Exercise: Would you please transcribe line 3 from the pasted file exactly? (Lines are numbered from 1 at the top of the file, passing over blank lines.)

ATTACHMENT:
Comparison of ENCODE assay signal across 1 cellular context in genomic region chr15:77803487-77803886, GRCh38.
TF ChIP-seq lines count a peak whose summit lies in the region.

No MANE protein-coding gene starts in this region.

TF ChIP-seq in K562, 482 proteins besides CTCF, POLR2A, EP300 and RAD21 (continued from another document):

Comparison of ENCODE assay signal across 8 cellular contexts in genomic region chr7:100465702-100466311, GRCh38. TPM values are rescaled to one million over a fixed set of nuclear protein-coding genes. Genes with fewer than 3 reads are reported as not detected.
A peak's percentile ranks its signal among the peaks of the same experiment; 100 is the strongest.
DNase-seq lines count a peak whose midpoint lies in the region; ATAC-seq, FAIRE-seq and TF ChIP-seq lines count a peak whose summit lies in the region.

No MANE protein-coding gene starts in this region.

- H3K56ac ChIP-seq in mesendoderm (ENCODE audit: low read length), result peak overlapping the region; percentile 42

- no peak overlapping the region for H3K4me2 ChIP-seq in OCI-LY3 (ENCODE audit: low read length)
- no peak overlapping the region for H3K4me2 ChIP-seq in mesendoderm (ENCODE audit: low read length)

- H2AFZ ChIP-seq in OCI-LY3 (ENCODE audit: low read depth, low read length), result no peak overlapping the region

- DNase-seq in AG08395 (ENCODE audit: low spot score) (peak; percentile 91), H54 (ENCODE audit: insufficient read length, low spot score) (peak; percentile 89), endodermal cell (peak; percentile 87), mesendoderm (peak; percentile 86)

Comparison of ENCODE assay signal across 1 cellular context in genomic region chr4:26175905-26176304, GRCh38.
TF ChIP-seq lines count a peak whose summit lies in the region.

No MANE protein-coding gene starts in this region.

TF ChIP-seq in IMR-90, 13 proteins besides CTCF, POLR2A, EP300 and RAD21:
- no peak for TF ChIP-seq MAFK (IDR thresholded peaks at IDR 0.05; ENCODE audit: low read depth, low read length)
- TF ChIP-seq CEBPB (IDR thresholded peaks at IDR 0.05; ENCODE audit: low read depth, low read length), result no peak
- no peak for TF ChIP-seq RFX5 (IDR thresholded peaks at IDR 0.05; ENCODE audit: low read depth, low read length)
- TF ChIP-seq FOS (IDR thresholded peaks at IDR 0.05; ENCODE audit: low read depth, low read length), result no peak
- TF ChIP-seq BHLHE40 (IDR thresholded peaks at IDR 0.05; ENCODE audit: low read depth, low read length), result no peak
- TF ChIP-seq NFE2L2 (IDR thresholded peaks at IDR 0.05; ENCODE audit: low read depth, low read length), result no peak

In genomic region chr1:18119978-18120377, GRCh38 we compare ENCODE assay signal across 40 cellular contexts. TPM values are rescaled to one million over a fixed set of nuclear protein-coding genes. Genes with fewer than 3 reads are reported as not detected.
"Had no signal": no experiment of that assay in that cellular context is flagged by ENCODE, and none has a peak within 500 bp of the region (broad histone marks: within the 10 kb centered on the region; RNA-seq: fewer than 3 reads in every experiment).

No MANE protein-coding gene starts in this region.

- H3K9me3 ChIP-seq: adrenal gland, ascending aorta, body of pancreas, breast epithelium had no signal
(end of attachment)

No MANE protein-coding gene starts in this region.